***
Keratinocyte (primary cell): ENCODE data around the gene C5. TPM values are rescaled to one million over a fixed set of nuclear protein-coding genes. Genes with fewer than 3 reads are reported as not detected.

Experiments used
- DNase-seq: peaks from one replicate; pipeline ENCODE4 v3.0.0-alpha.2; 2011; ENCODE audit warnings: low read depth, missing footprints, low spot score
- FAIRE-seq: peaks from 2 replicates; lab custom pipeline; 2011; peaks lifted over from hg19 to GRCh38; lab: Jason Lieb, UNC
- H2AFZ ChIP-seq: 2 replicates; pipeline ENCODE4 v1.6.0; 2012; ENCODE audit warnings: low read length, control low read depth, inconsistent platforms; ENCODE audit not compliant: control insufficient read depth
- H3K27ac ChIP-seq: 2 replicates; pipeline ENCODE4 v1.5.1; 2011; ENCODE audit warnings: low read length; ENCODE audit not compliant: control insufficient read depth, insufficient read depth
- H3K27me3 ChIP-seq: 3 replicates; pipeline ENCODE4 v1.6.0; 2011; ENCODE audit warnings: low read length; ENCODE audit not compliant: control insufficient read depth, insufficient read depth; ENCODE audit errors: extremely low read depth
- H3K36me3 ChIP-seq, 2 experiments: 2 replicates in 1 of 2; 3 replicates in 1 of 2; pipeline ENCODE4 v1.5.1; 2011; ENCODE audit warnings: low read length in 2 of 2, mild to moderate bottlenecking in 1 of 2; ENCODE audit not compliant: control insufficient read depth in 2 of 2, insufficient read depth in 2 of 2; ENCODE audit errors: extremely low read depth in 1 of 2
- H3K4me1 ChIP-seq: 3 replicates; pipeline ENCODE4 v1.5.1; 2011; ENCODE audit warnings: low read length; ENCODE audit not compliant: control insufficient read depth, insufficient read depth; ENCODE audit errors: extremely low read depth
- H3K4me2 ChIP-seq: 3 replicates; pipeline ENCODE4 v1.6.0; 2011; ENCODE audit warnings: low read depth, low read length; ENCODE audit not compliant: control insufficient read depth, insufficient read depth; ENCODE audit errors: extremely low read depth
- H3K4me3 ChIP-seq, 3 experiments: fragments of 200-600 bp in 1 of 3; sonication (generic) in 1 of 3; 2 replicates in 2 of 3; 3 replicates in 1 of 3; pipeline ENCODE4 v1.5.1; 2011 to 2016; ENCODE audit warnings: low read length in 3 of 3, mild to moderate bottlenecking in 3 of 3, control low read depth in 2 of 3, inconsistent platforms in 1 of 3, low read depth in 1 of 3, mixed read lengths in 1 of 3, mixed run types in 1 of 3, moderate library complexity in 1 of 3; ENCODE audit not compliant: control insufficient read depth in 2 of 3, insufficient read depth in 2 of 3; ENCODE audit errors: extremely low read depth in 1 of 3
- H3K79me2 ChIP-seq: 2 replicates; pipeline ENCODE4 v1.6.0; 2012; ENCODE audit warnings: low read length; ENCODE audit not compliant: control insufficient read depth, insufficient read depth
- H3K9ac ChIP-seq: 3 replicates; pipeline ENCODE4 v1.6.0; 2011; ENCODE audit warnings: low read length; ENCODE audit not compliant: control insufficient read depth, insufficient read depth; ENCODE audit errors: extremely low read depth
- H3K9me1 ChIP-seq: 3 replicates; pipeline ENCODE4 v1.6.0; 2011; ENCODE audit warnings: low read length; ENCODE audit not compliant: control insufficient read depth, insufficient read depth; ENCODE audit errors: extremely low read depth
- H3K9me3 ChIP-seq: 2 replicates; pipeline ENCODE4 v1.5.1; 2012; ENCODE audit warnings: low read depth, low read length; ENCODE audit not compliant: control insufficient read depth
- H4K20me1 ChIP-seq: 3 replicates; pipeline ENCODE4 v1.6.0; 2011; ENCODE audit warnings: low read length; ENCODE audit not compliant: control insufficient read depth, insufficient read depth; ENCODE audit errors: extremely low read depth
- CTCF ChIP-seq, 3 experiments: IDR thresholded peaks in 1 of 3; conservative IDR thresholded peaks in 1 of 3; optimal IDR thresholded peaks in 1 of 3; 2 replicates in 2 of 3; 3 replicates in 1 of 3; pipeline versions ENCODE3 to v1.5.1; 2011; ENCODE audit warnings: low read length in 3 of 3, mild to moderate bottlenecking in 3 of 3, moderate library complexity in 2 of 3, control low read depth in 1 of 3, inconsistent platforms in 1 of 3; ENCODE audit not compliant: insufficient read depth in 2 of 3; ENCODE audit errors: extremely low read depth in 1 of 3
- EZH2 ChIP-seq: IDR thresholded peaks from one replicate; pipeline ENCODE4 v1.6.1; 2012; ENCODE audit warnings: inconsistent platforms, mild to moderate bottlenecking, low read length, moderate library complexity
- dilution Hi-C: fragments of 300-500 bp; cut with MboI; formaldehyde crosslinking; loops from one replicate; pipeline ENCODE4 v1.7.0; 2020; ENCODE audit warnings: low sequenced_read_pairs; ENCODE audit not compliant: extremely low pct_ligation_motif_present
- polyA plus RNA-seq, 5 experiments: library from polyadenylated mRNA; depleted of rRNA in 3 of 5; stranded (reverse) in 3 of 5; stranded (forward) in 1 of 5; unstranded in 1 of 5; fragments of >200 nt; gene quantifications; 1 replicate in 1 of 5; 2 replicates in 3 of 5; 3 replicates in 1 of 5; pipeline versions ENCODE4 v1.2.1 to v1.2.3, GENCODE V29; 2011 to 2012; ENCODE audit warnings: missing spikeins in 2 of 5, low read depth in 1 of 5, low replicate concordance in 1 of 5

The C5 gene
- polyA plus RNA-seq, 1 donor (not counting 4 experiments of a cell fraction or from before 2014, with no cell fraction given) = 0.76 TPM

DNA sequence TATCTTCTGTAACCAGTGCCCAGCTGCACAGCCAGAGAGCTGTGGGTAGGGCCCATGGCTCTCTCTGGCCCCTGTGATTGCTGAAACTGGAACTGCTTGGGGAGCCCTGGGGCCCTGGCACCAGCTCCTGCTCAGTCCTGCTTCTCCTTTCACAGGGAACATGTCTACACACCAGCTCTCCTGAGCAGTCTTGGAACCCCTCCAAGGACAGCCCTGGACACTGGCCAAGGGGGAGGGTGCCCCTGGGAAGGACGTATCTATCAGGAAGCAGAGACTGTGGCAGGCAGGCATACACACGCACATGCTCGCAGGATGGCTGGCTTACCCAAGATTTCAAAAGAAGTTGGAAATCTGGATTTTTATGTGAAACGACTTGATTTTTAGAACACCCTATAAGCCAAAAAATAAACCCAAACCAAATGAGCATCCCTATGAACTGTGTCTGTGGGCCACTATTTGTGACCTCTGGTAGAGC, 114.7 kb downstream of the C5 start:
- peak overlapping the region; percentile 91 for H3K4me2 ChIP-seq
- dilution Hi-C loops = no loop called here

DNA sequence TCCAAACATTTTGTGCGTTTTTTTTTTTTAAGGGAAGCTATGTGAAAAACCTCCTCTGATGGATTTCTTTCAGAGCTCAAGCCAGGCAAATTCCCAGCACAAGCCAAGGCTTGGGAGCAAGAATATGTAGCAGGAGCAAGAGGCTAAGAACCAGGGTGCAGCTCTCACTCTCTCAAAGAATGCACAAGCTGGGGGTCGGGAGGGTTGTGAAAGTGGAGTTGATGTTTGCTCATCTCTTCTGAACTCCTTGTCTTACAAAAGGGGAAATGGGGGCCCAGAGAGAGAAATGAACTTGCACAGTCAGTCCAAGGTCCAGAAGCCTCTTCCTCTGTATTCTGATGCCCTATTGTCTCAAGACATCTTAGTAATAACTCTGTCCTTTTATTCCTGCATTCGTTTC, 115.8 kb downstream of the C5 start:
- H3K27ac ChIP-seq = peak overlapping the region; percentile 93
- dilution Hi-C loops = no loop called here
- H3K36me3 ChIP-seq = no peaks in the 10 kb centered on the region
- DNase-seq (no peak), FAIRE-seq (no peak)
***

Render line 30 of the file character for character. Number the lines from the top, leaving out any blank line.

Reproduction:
- DNase-seq (no peak), FAIRE-seq (no peak)